"I got away from the crash and as I was going I was picking up pieces of metal all over the highway in case a car came around and would have gotten a flat tire from the little shards I left behind," Dziedzic recalled.

In retrospect Johnson was amused by Dziedzic conscientiousness, but at the time he was simply relieved to see the driver emerge from the wreck.

"Jim climbed out of this thing and I just gave him a big hug," he said. "Then the silly bugger started picking debris up off the road."
Both men fled to the safety of Johnson's car where he radioed for help.

Good luck had characterized the accident this far. Dziedzic was lucky to be alive- lucky he was not seriously injured, and lucky the truck's explosive cargo didn't ignite. It was also lucky no one else was involved in the crash. In the hours following the accident good luck continued to smile over the scene, and like a hot roller at the craps table, fate kept turning up sevens whenever anyone needed a break.

The runaway trailer ruptured completely before it settled 100 feet from the Kumdis River. Along the way, close to 30,000 litres of diesel fuel was unleashed upon the highway, the shoulder, and into the soil near the riverbank. The gasoline tank attached to the truck had somehow remained in tact, preventing its far more flammable cargo from escaping except for minor losses through the tank's vents and hatches. Had the gas been spilled, cleanup would have been complicated if not impossible because of the threat its ignition would pose to workers.

With Dziedzic safe from harm, attention focussed on containing the flow of diesel into the Kumdis River. Fuel was already seeping into the channel and time was running short to prevent serious damage to the stream and the fragile Kumdis slough at the mouth of the river- rare and important habitat for seabirds, vegetation, and other marine life. Big machines were required on the scene immediately.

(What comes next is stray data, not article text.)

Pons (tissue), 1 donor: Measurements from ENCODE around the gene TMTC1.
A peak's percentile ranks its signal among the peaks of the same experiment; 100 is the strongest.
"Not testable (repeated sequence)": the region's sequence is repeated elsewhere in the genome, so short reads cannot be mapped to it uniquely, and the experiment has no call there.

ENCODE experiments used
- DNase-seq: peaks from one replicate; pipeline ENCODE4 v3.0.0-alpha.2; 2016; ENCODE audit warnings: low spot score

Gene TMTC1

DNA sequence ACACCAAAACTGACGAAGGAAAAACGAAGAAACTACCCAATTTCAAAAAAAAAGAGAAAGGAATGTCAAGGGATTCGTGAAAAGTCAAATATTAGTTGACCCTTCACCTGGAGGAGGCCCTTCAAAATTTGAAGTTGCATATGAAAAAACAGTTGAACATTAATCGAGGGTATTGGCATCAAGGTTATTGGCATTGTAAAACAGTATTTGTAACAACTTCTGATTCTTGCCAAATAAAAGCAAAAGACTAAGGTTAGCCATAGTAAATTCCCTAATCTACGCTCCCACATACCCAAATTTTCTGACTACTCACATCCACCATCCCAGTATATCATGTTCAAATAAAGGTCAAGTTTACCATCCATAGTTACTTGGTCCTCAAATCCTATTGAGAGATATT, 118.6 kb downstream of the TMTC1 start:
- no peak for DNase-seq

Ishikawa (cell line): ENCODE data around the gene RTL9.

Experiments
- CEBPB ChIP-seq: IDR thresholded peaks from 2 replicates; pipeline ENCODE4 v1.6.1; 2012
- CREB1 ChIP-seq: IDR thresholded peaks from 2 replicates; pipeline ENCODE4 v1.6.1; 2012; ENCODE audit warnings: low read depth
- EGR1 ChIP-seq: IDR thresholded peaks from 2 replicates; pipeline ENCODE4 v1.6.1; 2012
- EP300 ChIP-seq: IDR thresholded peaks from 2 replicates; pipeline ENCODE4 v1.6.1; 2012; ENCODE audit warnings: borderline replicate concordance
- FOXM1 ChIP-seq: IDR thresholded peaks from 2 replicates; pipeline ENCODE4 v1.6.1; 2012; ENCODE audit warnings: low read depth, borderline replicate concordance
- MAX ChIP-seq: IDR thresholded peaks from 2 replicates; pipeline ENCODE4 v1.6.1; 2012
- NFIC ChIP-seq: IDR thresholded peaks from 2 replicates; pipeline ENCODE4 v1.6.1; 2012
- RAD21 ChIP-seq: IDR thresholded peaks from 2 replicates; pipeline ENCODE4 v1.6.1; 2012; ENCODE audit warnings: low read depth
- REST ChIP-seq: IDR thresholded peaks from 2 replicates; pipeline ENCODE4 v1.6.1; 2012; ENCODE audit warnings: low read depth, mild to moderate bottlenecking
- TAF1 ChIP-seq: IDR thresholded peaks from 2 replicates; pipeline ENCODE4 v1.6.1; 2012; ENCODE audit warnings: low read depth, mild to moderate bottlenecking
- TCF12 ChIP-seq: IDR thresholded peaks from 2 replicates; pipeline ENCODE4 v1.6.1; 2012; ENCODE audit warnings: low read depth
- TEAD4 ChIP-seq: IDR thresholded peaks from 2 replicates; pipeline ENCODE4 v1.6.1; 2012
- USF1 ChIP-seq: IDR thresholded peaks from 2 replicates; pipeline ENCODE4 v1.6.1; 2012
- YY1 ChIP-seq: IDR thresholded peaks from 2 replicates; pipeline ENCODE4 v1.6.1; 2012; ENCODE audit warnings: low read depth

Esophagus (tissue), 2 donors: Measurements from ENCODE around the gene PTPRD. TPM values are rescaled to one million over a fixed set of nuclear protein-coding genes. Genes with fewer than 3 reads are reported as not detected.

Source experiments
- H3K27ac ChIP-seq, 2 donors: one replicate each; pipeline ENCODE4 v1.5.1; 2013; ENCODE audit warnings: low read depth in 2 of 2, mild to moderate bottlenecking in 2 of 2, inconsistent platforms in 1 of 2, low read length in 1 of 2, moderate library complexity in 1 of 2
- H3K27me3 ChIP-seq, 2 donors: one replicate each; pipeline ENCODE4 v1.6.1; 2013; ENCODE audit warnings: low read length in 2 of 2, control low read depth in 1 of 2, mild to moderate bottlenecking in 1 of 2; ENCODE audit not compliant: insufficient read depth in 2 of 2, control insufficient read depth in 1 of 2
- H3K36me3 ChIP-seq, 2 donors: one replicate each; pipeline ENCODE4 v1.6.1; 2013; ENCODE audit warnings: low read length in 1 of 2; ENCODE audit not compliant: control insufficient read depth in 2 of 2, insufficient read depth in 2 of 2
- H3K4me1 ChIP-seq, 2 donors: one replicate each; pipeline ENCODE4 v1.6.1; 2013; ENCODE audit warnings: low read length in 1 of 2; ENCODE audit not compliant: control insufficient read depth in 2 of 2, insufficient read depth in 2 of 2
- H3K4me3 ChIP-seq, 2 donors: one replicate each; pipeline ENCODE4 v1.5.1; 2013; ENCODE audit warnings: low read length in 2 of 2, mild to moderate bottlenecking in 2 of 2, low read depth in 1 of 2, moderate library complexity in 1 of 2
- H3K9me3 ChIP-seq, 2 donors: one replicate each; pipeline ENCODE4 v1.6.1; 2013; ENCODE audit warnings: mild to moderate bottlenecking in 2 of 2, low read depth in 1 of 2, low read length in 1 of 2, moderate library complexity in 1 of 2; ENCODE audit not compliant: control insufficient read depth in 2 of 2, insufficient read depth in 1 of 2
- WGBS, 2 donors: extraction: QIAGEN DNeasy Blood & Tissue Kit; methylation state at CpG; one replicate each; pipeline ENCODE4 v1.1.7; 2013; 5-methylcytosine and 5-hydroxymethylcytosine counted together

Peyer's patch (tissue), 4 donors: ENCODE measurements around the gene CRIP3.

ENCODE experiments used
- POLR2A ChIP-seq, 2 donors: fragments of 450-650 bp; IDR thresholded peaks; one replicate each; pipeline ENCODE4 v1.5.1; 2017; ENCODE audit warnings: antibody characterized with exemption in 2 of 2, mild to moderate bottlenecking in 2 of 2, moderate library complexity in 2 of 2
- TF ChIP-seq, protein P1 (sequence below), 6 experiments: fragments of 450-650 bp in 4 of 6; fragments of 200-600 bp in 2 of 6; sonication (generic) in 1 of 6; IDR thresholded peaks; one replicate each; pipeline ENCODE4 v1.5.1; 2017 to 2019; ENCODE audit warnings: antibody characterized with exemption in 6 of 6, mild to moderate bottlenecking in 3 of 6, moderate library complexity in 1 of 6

Providence replied when Randy O'Brien happened to roll up in his truck only ten minutes after the accident. A little later he had a backhoe on site and operator Ted Lindsay set to work digging a trench between the spill and the river to intercept the flow of diesel. Meanwhile, Imperial Oil's emergency response team was kicking into gear and organizing the delivery of containment booms, cleanup equipment, and personnel to the site.

"We got a fair amount of information quickly," response team member Keith Tanner said. "My understanding was that it was obvious right away that whatever was on the trailer was pretty much released. That would have determined right there the magnitude of the spill. Knowing that, you mobilize big quickly."

Tanner said because the spill had a marine component, Esso also alerted Burrard Clean, a Vancouver company specializing in marine cleanup and containment contracted by the Canadian Coast Guard to respond to any hazardous spill on the BC Coast.

"Burrard Clean has equipment and resources strategically located up and down the coast," he said. "They have at least one 45-foot trailer filled with equipment that is kept on the Queen Charlotte Islands on standby."

And that trailer happened to be in the care of Dave Unsworth, just up the highway in Port Clements.

"We mobilized Burrard Clean right away for their expertise and resources so we were able to get a boom on the creek as soon as possible," Tanner said.

And while locals herded cleanup materials and equipment to the site, Imperial Oil's response team was busy getting its people to the islands.